Openings are frustrating. At least for me. So much is riding on them. Often, if you don’t catch your reader’s interest with the first sentence their eye will wander.
It seems to me there are 6 general kinds of openings. I’m sure you could make a case for their being 5 or 7 or some other number, but I’m going to hold firm—for now at least—with 6.
Let’s start with ...
Some stories open by describing the story world. For example:
“In a hole in the ground there lived a hobbit.”
That is the first line of, that’s right, “The Hobbit” by J.R.R. Tolkien. This sentence is about where and who, there isn’t even a trace, a smidgeon, of conflict.
“The sky above the port was the color of television, tuned to a dead channel.”
That’s the first line from William Gibson’s “Neuromancer.” Again, no visible conflict.
“It was a dark and stormy night; the rain fell in torrents, except at occasional intervals, when it was checked by a violent gust of wind which swept up the streets (for it is in London that our scene lies), rattling along the house-tops, and fiercely agitating the scanty flame of the lamps that struggled against the darkness.”
You likely recognize that sentence, it’s the first sentence from Edward George Bulwer-Lytton’s novel “Paul Clifford.” This sentence is famous, or infamous, for being the epidomy of what one does not want to do when it comes to descriptive openings. I think the sentence begins all right (but then and again I’m a fan of dark and story nights) but then it meanders somewhat drunkenly toward the whimsically unconnected.
So, having seen the good and the bad, why might we want to open with description? Two reasons.
A. The setting, the world, is why we’re interested in the story.
As Orson Scott Card mentions in his book “Characters & Viewpoint,” some stories are primarily about a milieu while others are primarily about characters, ideas or events. In Milieu stories we’re interested in the world at least as much—perhaps more—than we are the characters. Or, rather, the world is a character and it’s the one we’re the most interested in.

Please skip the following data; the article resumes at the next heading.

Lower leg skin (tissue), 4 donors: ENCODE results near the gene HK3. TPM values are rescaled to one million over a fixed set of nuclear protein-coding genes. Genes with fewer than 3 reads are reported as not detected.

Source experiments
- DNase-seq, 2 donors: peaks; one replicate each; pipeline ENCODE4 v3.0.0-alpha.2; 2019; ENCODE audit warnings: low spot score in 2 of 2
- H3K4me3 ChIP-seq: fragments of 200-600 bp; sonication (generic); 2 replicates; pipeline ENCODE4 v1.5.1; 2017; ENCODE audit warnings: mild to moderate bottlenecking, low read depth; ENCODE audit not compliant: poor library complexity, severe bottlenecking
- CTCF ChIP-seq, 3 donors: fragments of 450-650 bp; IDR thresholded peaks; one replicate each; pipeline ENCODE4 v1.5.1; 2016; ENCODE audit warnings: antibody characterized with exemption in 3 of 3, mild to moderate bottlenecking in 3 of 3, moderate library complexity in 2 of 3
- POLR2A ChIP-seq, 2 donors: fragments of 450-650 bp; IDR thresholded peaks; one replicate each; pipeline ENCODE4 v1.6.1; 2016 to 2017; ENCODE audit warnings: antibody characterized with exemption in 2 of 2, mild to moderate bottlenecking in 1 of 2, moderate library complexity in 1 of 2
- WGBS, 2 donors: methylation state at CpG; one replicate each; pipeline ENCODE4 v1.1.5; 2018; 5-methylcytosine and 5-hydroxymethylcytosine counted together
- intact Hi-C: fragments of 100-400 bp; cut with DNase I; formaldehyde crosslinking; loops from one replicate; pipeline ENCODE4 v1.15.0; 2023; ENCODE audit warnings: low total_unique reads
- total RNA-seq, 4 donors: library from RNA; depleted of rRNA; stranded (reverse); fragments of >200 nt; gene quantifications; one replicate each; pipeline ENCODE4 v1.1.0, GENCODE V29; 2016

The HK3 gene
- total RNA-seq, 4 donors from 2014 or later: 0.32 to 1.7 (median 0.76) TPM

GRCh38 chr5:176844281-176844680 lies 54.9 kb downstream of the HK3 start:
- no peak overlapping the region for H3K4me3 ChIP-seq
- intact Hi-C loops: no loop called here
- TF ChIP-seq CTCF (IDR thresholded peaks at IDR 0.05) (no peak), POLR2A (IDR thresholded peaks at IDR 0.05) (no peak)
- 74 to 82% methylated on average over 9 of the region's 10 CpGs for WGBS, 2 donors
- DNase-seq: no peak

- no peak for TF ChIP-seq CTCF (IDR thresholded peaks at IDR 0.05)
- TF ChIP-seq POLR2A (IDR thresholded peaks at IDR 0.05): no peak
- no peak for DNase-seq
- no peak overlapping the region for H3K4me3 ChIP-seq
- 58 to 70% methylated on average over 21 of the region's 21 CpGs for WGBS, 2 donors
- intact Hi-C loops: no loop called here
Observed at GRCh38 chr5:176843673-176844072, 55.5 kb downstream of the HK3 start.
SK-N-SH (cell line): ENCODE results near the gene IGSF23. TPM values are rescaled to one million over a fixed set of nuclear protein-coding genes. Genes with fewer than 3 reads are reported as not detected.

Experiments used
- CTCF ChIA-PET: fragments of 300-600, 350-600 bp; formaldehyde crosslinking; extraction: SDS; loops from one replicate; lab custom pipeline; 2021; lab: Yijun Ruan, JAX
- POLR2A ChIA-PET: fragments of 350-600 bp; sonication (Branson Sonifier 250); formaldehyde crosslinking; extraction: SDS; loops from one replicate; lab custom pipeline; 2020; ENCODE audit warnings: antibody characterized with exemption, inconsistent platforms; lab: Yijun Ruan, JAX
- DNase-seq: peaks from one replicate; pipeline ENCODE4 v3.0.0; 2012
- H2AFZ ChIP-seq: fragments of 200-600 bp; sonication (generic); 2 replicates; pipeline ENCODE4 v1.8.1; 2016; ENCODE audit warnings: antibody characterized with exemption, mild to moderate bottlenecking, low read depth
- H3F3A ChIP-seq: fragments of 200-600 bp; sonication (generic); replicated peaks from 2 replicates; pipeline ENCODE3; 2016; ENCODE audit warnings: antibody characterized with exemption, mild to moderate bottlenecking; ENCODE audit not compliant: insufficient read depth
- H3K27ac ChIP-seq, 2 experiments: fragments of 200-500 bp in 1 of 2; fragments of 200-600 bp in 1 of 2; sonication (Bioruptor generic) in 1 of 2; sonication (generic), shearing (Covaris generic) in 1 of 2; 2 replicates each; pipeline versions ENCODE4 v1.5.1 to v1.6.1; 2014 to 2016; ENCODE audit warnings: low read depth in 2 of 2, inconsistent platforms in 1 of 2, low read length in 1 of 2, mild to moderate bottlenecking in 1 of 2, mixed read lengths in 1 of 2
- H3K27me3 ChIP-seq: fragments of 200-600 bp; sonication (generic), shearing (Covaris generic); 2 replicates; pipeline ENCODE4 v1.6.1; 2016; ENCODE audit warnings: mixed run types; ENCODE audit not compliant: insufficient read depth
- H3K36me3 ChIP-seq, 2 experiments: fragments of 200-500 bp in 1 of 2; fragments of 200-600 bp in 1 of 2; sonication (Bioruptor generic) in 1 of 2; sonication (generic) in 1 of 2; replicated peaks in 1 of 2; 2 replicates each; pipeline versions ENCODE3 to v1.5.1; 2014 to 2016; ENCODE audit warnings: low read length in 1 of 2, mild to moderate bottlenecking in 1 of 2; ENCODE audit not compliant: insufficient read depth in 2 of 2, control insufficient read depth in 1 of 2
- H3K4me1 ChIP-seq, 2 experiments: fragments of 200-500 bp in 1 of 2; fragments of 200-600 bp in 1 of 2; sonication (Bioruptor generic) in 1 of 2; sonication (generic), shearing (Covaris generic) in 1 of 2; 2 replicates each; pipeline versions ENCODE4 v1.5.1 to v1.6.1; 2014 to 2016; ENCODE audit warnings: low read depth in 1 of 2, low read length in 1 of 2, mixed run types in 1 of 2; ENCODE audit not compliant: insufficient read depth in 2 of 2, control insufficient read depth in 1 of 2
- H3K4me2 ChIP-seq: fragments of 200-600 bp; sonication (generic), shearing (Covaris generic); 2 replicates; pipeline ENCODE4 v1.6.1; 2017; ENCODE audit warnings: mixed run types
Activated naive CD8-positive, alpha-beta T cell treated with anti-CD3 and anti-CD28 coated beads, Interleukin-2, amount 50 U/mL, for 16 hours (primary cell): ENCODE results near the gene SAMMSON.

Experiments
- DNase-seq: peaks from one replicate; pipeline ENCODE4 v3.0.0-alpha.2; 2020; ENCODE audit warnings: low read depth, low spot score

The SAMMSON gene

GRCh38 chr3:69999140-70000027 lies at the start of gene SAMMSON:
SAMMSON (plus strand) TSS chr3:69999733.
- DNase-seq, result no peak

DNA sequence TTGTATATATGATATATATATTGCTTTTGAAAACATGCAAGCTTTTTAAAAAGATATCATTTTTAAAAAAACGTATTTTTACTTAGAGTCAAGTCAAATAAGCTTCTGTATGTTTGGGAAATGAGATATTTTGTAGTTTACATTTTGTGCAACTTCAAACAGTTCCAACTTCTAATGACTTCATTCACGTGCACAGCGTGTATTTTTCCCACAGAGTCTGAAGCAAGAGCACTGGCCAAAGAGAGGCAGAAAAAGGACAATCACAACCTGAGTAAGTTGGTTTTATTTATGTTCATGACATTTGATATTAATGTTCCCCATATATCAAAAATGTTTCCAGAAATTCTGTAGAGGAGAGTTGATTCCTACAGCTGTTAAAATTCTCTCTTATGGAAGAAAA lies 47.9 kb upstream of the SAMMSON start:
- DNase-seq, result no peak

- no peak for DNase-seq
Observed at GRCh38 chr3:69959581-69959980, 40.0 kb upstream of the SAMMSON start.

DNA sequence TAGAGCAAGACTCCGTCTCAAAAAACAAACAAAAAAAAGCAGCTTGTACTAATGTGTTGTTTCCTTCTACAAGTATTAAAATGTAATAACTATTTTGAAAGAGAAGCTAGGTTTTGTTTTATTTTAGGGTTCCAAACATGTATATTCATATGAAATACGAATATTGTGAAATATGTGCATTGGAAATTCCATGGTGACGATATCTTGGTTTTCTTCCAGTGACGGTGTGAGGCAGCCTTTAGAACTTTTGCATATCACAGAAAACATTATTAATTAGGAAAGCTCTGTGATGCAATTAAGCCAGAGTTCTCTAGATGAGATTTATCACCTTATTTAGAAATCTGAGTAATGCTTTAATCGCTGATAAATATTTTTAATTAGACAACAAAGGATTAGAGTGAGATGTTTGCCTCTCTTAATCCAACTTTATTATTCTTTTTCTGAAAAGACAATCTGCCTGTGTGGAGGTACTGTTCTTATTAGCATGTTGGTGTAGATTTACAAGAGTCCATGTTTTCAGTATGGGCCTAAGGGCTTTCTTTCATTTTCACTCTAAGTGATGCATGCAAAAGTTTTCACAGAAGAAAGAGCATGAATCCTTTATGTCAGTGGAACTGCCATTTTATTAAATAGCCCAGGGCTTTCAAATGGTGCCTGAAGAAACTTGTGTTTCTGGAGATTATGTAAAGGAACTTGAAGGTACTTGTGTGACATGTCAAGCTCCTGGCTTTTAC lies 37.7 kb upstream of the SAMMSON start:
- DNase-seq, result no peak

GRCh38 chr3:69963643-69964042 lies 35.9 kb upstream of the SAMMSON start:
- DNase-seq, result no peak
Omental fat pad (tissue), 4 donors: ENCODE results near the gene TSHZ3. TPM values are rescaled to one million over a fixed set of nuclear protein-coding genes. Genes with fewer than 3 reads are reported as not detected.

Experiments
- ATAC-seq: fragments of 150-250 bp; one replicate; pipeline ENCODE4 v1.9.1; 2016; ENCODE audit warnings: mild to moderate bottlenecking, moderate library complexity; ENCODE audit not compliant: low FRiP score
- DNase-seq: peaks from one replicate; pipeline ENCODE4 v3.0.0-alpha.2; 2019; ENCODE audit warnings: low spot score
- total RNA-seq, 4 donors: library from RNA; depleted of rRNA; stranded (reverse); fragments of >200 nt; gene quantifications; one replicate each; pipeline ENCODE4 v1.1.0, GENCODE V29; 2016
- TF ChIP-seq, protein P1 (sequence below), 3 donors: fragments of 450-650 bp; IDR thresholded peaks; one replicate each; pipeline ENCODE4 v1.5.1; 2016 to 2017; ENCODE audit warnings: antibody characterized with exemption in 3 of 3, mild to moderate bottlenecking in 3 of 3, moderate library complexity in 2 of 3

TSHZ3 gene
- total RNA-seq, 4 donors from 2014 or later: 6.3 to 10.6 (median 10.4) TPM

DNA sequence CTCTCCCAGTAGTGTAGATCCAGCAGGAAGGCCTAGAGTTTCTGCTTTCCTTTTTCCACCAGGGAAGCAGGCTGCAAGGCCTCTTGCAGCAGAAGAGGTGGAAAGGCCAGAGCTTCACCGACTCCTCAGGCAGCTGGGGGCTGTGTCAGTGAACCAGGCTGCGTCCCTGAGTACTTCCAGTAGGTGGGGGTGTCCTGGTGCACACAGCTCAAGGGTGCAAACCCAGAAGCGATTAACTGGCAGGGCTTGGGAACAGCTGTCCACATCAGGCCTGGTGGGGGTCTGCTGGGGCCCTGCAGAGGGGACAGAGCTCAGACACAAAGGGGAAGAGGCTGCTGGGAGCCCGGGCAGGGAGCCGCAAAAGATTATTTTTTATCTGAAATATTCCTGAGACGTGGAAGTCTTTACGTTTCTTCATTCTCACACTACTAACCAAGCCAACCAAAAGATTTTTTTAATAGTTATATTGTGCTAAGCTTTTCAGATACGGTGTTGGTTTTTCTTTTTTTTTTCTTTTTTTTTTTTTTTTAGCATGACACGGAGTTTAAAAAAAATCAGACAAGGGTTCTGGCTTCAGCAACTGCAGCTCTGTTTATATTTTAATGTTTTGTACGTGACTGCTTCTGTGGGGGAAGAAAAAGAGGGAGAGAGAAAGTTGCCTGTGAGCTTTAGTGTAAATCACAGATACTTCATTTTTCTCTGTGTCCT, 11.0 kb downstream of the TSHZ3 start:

What we’re really interested in is the cultures of that world, the alien biologies, the customs, the inventions, the magic, and so on.
I’ve already mentioned the first line of “The Hobbit” (“In a hole in the ground there lived a hobbit.”) That’s information about the world, and it’s interesting information. My response as a child was, “What! Hobbits live in holes in the ground?! How cool is that. And what on earth is a hobbit?” Right from the beginning I was eager to learn about this universe.
Here’s another way of creeping up on the point I’ve been trying to make: If exploring the world is the whole point of the story, then it’s perfectly appropriate to alert people to this from the first sentence.
I don’t know if I’d go so far as to say that Gibson’s “Neuromancer” was a milieu story—I think it might be more of an idea story—but whatever the case (punny, punny)—the world that Gibson created was certainly creative and different and utterly captivating.
B. To establish a particular mood.
Charlie Jane Anders, author of the article, “How To Create A Killer Opening For Your Science Fiction Short Story,” writes:
“This [scene-setting] can be a workmanlike "Smith yawned and looked around his space capsule" thing. Or it can be a gorgeous literary flourish, that sets the mood and creates a strong image in the reader's mind at the start of the story.”
An example: The beginning of Gillian Flynn’s “Gone Girl.” I wrote about this recently (On Breaking The Rules) because it breaks one of the canards of writing: Don’t begin a story with a character waking up. But Flynn does! And—as millions of satisfied readers will attest—it works beautifully.
Why? Because those opening paragraphs set the mood of the book. They anchor us within Nick’s psyche. Because they set the stage for what is to come. (And, last but certainly not least, because they were beautiful and powerful.)
That’s it for today! As I mentioned, this post is part of a planned series. Future posts will cover other sorts of openings.
Photo credit: "aussicht vom wilseder berg (169,2m)" by fRedi under Creative Commons Attribution 2.0.